The Mayor’s School for Gifted Youngsters

A cluster of third-graders, clad in khakis and blue polos, sit for lunch facing a world map marked with notecards on dozens of countries, telling the stories of the students’ families. These are the youth of Achievement First, one of Rhode Island’s four mayoral academies and a member of a unique network of charter schools overseen by the nonprofit Rhode Island Mayoral Academies (RIMA). Headed by school boards of mayors from neighboring cities and staffed by nonunionized teachers, mayoral academies are the mavericks of the Providence public school system. They are afforded the logistical autonomy and direct political accountability that other public schools are not. And perhaps even more strikingly, they’re working. Though across the country charter school networks spark controversy and show mixed results, RIMA’s commitment to diversity in the student body and dedicated support from local politicians have made the schools a nearly unimpeachable success.

Rhode Island debuted the mayoral academy (MA) model in 2009 with the opening of Blackstone Valley Prep (BVP), after the former mayor of Cumberland, Dan McKee, commissioned a study proving the creation of a different charter school network would be beneficial for the state. At the time, Rhode Island’s schools were publically struggling: In 2010, just about half of Providence public schools failed to make adequate yearly progress in accordance with national standards from the No Child Left Behind Act. The Rhode Island Department of Education (RIDE) needed a solution, particularly one that would service the unique population of RI’s urban centers, which house a high proportion of English-language-learning (ELL) students. MAs offered potential for fundamental change: smaller public schools administered by a nonprofit to educate children from all over the state.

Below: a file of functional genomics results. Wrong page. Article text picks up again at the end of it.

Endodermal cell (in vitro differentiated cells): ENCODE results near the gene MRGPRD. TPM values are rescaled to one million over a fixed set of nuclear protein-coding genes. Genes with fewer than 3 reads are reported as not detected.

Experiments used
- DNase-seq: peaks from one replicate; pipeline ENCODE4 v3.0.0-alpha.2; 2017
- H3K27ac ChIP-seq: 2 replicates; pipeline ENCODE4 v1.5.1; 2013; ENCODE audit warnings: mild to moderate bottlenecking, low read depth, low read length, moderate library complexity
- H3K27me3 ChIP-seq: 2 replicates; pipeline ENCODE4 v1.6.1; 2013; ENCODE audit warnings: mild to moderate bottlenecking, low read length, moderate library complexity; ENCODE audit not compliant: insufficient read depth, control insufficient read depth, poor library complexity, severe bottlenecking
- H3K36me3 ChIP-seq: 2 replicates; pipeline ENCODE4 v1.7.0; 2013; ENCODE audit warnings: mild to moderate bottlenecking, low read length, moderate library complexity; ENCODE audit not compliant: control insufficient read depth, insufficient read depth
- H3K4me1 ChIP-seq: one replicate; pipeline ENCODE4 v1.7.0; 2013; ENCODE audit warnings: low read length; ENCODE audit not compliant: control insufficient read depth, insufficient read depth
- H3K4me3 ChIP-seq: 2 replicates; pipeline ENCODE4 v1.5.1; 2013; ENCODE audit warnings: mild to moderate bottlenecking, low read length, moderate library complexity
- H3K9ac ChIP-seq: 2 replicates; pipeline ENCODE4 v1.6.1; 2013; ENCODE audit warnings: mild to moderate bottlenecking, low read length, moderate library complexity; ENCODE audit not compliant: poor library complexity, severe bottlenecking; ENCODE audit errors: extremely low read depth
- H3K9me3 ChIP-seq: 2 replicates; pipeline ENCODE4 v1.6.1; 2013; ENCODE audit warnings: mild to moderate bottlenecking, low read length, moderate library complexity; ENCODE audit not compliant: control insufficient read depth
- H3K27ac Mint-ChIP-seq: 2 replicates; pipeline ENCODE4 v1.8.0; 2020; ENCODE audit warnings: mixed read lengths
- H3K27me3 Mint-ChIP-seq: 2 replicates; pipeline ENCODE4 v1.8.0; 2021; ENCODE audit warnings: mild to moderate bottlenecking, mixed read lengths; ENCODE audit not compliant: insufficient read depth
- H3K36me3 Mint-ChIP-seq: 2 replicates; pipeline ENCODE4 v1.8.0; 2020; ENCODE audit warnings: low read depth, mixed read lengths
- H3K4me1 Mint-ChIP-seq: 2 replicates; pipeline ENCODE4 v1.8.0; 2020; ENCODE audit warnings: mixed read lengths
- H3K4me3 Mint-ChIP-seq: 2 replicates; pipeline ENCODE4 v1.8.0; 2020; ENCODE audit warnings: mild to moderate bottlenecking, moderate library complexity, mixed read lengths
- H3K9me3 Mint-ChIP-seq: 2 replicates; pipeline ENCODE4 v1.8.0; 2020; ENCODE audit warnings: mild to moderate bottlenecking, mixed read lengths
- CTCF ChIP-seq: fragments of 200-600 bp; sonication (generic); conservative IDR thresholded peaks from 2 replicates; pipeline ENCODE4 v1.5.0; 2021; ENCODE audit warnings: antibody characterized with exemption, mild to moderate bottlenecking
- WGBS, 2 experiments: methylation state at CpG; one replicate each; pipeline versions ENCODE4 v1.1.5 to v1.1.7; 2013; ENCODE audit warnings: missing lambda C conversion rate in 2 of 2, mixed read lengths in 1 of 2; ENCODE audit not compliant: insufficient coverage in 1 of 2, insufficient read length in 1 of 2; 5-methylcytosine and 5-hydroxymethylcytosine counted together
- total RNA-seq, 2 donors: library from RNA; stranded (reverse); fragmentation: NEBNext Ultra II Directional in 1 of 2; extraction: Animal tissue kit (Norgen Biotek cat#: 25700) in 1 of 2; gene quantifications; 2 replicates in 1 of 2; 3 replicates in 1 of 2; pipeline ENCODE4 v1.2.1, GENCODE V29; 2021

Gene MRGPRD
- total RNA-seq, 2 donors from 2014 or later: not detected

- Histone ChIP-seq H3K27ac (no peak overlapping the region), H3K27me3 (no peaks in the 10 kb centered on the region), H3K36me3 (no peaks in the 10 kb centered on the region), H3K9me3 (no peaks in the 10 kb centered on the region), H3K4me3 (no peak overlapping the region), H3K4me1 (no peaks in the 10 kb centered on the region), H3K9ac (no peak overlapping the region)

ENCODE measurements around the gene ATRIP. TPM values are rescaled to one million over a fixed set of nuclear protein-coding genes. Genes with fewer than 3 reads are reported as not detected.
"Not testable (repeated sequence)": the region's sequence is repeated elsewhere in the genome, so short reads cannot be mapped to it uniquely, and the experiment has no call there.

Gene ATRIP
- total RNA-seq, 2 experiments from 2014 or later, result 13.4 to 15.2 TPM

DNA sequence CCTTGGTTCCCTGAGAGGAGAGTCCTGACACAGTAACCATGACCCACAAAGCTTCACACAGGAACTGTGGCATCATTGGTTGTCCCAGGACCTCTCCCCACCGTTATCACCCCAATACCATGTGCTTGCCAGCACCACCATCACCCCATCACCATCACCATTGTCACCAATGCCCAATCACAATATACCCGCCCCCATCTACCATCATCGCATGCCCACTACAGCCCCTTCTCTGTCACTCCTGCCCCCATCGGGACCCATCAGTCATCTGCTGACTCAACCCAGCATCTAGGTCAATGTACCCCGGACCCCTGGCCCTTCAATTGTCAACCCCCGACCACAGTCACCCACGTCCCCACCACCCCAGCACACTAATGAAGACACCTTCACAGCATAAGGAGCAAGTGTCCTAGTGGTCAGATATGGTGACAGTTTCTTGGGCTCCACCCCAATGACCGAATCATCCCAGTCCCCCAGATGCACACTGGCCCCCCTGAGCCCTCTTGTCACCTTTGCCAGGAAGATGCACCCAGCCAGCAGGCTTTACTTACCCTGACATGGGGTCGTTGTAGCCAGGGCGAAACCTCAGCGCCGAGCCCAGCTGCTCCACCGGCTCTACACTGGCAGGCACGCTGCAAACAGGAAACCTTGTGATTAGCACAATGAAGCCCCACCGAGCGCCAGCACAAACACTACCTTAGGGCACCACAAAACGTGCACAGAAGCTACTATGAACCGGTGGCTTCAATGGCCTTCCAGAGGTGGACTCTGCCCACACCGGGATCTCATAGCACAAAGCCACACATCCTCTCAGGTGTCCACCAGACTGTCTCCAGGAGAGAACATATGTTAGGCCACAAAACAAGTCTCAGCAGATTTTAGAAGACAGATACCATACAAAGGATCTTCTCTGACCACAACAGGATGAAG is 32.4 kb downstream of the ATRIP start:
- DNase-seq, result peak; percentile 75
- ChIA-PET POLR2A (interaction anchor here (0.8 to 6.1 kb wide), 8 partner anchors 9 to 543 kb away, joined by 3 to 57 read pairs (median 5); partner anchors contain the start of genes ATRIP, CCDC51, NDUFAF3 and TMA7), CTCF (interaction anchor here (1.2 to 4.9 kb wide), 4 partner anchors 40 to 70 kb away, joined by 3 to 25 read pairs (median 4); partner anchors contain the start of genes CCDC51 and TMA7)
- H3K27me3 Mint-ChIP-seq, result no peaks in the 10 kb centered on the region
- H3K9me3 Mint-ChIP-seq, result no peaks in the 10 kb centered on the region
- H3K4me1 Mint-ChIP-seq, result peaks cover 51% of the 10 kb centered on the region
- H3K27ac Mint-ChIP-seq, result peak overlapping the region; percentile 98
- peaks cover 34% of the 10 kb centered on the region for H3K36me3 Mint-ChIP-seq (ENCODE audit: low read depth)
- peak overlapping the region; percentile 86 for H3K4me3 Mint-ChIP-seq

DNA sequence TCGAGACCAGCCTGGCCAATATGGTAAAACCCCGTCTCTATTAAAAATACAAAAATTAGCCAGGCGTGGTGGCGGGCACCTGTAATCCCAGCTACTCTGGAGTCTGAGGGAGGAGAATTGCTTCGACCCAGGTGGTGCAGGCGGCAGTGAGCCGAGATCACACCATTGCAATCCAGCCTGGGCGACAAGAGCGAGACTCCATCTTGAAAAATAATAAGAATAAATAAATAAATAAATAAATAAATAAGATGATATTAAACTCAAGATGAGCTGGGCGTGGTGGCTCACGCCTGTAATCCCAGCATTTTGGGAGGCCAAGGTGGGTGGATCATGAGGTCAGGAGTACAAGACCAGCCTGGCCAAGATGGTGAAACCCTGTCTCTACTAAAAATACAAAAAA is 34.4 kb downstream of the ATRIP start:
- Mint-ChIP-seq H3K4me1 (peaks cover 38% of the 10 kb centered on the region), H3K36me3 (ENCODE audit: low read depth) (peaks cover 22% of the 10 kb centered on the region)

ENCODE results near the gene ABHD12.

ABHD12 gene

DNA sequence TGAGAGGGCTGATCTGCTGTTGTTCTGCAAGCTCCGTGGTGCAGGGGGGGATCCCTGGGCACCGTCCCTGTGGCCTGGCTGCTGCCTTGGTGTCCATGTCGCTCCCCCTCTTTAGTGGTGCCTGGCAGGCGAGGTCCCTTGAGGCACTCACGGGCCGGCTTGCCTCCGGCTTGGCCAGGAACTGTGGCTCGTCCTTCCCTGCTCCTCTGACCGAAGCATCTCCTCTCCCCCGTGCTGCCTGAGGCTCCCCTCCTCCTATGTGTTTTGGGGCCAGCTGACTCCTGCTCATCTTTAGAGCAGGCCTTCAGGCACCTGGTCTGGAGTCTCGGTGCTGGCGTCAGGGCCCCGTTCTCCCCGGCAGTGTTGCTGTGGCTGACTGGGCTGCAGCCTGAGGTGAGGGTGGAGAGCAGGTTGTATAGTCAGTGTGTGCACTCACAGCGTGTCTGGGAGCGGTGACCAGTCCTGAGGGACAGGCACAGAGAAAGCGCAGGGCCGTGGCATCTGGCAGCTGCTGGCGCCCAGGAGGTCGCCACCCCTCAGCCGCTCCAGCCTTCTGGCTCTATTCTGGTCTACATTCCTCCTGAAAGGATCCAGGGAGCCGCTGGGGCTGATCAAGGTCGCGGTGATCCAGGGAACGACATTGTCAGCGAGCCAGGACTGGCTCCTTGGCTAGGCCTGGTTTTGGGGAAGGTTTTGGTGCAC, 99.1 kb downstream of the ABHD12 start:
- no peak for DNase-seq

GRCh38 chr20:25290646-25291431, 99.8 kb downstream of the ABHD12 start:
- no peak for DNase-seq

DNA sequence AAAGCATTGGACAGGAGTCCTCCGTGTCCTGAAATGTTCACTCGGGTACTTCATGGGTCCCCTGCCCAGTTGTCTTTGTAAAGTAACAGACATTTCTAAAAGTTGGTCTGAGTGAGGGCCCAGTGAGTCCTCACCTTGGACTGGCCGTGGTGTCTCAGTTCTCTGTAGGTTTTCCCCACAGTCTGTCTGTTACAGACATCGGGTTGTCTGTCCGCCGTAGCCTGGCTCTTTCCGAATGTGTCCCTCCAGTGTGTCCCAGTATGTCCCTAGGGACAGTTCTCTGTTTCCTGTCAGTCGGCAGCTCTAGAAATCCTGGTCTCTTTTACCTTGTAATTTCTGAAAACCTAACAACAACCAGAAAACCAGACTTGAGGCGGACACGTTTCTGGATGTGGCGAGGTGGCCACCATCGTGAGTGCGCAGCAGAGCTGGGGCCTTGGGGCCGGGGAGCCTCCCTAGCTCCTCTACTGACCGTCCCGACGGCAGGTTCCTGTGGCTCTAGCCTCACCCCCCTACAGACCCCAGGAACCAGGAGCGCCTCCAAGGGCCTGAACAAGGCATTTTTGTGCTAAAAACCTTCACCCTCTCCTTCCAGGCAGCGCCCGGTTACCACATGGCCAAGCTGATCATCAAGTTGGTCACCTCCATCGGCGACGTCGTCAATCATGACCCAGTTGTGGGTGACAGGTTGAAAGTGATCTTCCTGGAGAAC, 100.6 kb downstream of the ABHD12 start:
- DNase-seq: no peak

With entry conducted on a lottery basis, MAs maintain some of the benefits of public schools by filling classrooms with racially and socioeconomically diverse students. Their lottery systems are open to at least one urban and multiple suburban communities in RI. BVP — between its three elementary, two middle, and one high school — now serves about 1,400 students; 48 percent are Hispanic, 37 percent are White, and 11 percent are Black. Its students hail from across the state, with students from Pawtucket, Central Falls, Cumberland, and Lincoln. By comparison, RI’s population is roughly 81 percent White, 12 percent Hispanic, and 6 percent Black according to the 2010 census. In this way, MAs attempt to simultaneously combat housing segregation and offer high-quality school choice options to families who were unable to exercise the most common, and frequently inaccessible, form of school choice: moving to a better district.

Though charter schools are certainly not new to RI, MAs differ from their traditional public school and charter counterparts due to their RIDE exemption from state tenure, pension, and prevailing wage laws. These exemptions — which RIMA specifically lobbied for — translate into flexible compensation for exceptional teachers who are currently able to pay into 401ks and receive peer-to-peer assistance from other staff members. Exemption from state tenure laws also enables MAs to conduct, if necessary, promotion and firing exercises with more ease than traditional public schools.

The academic results speak for themselves, as MAs tout remarkably low attrition rates and high performance while serving traditionally underserved populations.

In an interview with Brown Political Review, RIMA’s CEO Elsa Duré emphasized the rationale behind breaking down these restrictions: “Schools needed to have the flexibilities around how they make decisions around teachers so they can better serve their kids…If we have individuals who may be with us 2, 5, 15, 30 years, we want to make sure we have a retirement package that rewards them.” RIMA has also used its contractual flexibility to extend school days, lengthen the school year, and reduce student-teacher ratios. At BVP, for example, teachers complete two full weeks of professional development training in August. And each Wednesday is an early-release day for students, so that teachers are afforded two and a half hours of school-based learning and training to analyze student performance and plan their lessons.